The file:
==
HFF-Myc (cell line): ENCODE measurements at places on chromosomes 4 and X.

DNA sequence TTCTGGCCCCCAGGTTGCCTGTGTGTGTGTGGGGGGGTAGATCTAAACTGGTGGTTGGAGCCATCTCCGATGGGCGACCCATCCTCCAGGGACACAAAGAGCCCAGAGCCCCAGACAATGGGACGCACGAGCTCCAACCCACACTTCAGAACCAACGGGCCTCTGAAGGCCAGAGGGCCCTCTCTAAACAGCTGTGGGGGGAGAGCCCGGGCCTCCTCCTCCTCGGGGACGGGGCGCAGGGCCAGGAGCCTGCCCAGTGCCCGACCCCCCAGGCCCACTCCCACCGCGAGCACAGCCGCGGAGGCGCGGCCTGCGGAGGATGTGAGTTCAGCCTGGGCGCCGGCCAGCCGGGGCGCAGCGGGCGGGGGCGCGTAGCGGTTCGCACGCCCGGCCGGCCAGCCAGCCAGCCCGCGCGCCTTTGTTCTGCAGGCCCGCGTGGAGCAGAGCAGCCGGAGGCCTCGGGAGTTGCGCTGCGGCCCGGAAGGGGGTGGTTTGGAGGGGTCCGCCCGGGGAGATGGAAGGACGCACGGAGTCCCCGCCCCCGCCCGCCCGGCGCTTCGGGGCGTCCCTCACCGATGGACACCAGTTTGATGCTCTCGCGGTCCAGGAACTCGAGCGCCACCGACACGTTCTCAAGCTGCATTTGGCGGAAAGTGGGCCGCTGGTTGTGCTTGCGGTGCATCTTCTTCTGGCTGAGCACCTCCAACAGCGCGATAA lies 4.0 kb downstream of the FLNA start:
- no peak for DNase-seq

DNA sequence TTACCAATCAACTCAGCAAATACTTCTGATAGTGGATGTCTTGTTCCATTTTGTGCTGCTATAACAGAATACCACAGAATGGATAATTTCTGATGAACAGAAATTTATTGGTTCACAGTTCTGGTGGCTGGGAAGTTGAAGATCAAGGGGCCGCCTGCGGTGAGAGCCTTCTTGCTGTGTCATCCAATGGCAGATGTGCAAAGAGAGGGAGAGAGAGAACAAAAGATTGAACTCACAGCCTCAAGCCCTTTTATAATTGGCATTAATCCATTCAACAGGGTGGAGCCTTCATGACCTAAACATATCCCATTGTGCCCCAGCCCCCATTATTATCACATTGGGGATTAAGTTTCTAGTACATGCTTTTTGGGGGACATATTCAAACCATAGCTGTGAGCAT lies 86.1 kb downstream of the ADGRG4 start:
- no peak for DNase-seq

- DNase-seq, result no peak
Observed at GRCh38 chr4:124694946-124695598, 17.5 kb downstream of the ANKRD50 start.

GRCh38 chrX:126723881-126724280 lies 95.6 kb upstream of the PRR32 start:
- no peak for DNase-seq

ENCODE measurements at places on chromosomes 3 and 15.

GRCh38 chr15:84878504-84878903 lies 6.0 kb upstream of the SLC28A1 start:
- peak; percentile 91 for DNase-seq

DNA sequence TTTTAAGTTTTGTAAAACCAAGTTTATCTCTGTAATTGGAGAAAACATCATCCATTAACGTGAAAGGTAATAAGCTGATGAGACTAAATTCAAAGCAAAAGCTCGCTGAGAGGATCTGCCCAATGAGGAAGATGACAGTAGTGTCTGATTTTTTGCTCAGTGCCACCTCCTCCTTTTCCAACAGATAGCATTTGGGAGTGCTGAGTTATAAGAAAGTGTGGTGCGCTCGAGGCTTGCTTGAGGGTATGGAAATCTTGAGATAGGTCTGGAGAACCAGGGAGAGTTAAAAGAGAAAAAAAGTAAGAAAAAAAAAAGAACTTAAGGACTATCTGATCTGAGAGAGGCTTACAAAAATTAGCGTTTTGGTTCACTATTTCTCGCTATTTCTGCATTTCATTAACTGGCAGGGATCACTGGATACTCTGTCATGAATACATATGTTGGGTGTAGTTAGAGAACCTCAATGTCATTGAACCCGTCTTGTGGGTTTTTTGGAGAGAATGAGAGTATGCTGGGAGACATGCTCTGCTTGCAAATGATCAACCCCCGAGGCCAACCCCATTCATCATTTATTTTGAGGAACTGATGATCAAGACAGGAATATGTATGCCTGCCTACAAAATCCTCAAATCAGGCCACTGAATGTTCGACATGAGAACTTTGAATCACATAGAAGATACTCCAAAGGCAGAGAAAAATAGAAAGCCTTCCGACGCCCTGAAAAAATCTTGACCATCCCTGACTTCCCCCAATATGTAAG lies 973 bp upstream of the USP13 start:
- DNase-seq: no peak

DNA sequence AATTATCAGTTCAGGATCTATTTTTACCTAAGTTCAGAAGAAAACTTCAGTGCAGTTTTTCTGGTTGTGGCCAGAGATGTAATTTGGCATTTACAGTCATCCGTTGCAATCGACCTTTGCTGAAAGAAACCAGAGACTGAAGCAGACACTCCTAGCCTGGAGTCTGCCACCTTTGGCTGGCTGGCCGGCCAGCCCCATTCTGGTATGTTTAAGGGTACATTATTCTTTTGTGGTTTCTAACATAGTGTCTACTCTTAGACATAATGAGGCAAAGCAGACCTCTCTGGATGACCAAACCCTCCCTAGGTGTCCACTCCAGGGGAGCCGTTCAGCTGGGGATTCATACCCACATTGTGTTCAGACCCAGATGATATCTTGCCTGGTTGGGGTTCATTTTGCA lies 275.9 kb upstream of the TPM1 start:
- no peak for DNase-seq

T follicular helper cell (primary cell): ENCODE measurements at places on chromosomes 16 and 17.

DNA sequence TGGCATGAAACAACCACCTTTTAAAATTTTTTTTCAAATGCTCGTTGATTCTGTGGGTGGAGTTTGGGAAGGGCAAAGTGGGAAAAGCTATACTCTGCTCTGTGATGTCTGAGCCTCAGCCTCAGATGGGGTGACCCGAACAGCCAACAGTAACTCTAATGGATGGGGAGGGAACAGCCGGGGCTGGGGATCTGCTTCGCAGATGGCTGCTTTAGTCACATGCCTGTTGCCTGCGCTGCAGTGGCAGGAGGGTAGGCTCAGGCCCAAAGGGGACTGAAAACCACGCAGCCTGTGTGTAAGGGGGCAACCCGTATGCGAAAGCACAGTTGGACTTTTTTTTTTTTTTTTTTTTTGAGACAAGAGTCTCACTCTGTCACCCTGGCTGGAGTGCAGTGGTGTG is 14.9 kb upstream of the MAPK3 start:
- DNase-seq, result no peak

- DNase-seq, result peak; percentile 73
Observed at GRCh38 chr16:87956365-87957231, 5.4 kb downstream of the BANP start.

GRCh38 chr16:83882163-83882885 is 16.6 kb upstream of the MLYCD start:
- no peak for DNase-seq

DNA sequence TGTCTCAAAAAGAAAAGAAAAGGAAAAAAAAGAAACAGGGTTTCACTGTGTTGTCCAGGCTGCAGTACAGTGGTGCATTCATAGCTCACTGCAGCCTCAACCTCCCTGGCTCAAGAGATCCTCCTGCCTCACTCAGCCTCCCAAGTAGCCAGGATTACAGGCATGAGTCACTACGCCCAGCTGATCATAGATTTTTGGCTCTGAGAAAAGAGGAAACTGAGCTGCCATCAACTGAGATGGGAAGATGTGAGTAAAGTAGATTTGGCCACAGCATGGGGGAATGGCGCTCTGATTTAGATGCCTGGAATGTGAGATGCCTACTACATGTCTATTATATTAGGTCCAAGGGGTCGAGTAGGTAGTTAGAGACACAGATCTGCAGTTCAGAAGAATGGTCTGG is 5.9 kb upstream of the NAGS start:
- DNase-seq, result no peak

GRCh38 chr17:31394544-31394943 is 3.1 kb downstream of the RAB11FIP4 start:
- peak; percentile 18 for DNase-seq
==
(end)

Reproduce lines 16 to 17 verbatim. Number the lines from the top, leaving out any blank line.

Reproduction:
- no peak for DNase-seq

T follicular helper cell (primary cell): ENCODE measurements at places on chromosomes 16 and 17.